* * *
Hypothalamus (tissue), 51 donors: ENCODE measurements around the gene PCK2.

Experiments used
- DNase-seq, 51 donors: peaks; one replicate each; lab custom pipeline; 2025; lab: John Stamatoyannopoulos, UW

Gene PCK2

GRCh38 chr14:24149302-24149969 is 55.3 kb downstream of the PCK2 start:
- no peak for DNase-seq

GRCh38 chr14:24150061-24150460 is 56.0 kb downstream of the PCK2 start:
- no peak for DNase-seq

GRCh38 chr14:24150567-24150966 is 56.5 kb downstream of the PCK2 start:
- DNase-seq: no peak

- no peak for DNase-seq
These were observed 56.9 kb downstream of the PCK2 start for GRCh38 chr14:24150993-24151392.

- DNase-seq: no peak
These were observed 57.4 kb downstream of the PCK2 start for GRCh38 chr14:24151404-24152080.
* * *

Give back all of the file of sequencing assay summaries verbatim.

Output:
Hypothalamus (tissue), 51 donors: ENCODE measurements around the gene PCK2.

Experiments used
- DNase-seq, 51 donors: peaks; one replicate each; lab custom pipeline; 2025; lab: John Stamatoyannopoulos, UW

Gene PCK2

GRCh38 chr14:24149302-24149969 is 55.3 kb downstream of the PCK2 start:
- no peak for DNase-seq

GRCh38 chr14:24150061-24150460 is 56.0 kb downstream of the PCK2 start:
- no peak for DNase-seq

GRCh38 chr14:24150567-24150966 is 56.5 kb downstream of the PCK2 start:
- DNase-seq: no peak

- no peak for DNase-seq
These were observed 56.9 kb downstream of the PCK2 start for GRCh38 chr14:24150993-24151392.

- DNase-seq: no peak
These were observed 57.4 kb downstream of the PCK2 start for GRCh38 chr14:24151404-24152080.